The housing market in Perth has reached alarming levels of demand, far outstripping the available supply and leading to a historic crisis. In a concerted effort to address the dire shortage, the Western Australian government has implemented the Builders’ Support Facility, offering assistance to builders for expedited project completions. Despite this government action, local buyer’s agent Peter Gavalas from Resolve Property Solutions has voiced concerns that it is insufficient in tackling the root problems.
According to Gavalas, “The gap between the number of homes available and the number of people wanting them has never been wider, fuelling intense competition among buyers and driving up prices.” This sentiment reflects the severity of the situation as property prices and rental rates continue to climb, exerting further pressure on potential homebuyers and tenants who are already struggling in a competitive market.
Recently released statistics from the Real Estate Institute of Western Australia highlight the urgency of the issue, with property listings in Perth falling to a critical low. At the end of December, only 3,648 listings were recorded, a 23.4% decline from November and a striking 49.0% decrease from the same time the previous year. “Homes are flying off the market, with houses selling in just 10 days on average in December – nine days faster than the previous year,” Gavalas stressed.
A substantial contributing factor to this crisis is the population boom experienced in Western Australia. The Australian Bureau of Statistics documented a 3.1% surge in population in the year leading up to June 2023, representing the highest growth rate nationwide—a rate that has substantially exceeded the housing supply, further impacted by low completion rates and dwindling building approvals.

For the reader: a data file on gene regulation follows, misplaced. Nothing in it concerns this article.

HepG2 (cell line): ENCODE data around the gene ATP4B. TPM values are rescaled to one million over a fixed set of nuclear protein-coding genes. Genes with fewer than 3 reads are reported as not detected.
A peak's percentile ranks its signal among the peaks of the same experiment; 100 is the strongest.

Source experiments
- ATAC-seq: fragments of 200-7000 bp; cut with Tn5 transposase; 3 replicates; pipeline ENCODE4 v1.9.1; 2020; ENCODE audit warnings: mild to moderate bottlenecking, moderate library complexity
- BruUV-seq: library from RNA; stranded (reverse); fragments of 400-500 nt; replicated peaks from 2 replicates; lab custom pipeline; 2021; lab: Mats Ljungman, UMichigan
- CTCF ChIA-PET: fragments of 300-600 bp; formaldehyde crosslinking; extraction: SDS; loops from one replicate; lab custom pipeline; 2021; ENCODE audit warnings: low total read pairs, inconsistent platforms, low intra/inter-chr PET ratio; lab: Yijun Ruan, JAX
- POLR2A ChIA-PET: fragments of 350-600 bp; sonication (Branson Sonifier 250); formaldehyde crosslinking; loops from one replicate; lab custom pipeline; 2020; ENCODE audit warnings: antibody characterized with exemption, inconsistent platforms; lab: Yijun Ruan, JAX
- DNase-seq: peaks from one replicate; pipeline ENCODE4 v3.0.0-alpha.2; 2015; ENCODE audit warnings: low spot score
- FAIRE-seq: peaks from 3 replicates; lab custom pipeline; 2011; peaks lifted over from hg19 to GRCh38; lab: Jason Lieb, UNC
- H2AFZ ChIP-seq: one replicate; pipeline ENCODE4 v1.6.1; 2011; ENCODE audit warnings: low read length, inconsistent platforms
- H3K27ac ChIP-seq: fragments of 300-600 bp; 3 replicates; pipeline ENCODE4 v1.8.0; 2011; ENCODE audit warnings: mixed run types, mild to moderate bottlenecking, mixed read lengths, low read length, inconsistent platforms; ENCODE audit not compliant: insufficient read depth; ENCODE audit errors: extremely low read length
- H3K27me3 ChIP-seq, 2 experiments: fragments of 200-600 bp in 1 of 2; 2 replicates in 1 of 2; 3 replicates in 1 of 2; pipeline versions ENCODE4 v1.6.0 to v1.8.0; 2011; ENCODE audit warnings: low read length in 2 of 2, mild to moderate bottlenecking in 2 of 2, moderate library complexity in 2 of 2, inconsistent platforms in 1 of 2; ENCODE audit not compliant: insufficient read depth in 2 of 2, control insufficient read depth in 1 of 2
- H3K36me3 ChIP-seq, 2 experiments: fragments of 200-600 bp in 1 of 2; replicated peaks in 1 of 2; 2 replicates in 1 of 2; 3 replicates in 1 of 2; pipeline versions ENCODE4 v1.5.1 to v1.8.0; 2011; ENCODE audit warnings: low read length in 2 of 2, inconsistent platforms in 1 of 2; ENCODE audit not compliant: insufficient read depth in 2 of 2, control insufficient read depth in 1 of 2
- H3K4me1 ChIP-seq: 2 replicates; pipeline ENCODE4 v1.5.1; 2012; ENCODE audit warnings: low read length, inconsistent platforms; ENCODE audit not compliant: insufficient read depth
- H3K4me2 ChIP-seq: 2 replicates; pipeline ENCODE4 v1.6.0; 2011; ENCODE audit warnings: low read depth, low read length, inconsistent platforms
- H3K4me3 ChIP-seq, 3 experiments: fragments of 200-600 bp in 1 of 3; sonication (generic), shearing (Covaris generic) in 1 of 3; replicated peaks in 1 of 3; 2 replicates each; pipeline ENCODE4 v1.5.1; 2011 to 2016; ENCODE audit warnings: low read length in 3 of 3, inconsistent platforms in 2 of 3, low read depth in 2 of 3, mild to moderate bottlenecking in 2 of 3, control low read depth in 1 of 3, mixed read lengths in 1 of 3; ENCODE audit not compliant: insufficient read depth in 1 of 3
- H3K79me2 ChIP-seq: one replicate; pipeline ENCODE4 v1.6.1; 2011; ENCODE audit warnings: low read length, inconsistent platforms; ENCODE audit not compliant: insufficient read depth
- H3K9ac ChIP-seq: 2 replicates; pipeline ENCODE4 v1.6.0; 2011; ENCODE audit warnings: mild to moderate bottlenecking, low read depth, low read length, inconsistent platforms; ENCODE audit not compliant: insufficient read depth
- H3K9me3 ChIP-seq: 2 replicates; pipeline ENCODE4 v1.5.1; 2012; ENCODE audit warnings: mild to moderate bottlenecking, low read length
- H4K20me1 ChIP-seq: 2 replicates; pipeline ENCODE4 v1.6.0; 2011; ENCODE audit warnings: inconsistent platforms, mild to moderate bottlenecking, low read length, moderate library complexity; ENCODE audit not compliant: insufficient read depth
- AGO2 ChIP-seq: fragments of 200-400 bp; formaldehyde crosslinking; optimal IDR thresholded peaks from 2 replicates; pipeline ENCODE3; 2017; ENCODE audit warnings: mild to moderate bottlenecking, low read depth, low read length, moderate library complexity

The Builders’ Support Facility, which offers interest-free loans to builders for projects languishing for over two years, aims to invigorate the construction industry. “This should give the construction industry a much-needed shot in the arm, so it’s definitely something that should be applauded,” noted Gavalas. Yet he highlighted that “it doesn’t do anything to kick-start fresh developments – so it’s like putting a band-aid on a deep wound.”
Gavalas called for urgent action to stimulate new construction that can keep pace with Perth’s rapid population growth, asserting that planning process reforms and reduced red tape are steps in the right direction but may not yield immediate results. “To bridge the ever-widening gap between supply and demand, Perth desperately needs new construction,” he said, suggesting that while government initiatives are acknowledged, more immediate and effective solutions are crucial to prevent further escalations in property costs and ensure the availability of housing for the city’s residents.